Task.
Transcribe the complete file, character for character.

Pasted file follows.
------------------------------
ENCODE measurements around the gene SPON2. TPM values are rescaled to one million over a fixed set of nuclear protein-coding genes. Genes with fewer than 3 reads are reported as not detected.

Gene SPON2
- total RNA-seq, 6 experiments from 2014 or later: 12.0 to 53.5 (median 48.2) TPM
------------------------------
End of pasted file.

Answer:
ENCODE measurements around the gene SPON2. TPM values are rescaled to one million over a fixed set of nuclear protein-coding genes. Genes with fewer than 3 reads are reported as not detected.

Gene SPON2
- total RNA-seq, 6 experiments from 2014 or later: 12.0 to 53.5 (median 48.2) TPM